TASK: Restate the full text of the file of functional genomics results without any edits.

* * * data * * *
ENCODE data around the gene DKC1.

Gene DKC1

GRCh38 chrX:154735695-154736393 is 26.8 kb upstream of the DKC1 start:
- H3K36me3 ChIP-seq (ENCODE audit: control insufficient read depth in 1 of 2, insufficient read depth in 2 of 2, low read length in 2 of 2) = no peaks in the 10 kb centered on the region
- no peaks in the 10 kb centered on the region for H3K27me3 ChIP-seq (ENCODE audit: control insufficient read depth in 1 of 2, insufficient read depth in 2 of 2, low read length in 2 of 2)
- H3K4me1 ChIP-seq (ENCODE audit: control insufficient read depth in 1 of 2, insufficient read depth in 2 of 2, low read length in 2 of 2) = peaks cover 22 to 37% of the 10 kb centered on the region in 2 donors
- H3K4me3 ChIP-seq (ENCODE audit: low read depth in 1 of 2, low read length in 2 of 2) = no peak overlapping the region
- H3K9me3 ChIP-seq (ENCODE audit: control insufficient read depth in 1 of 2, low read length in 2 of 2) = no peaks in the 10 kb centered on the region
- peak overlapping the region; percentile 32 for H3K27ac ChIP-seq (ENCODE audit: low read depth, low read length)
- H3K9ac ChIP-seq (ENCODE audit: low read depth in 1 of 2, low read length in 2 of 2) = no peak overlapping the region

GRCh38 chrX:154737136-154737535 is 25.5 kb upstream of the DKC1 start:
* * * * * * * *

ENCODE data around the gene DKC1.

Gene DKC1

GRCh38 chrX:154735695-154736393 is 26.8 kb upstream of the DKC1 start:
- H3K36me3 ChIP-seq (ENCODE audit: control insufficient read depth in 1 of 2, insufficient read depth in 2 of 2, low read length in 2 of 2) = no peaks in the 10 kb centered on the region
- no peaks in the 10 kb centered on the region for H3K27me3 ChIP-seq (ENCODE audit: control insufficient read depth in 1 of 2, insufficient read depth in 2 of 2, low read length in 2 of 2)
- H3K4me1 ChIP-seq (ENCODE audit: control insufficient read depth in 1 of 2, insufficient read depth in 2 of 2, low read length in 2 of 2) = peaks cover 22 to 37% of the 10 kb centered on the region in 2 donors
- H3K4me3 ChIP-seq (ENCODE audit: low read depth in 1 of 2, low read length in 2 of 2) = no peak overlapping the region
- H3K9me3 ChIP-seq (ENCODE audit: control insufficient read depth in 1 of 2, low read length in 2 of 2) = no peaks in the 10 kb centered on the region
- peak overlapping the region; percentile 32 for H3K27ac ChIP-seq (ENCODE audit: low read depth, low read length)
- H3K9ac ChIP-seq (ENCODE audit: low read depth in 1 of 2, low read length in 2 of 2) = no peak overlapping the region

GRCh38 chrX:154737136-154737535 is 25.5 kb upstream of the DKC1 start: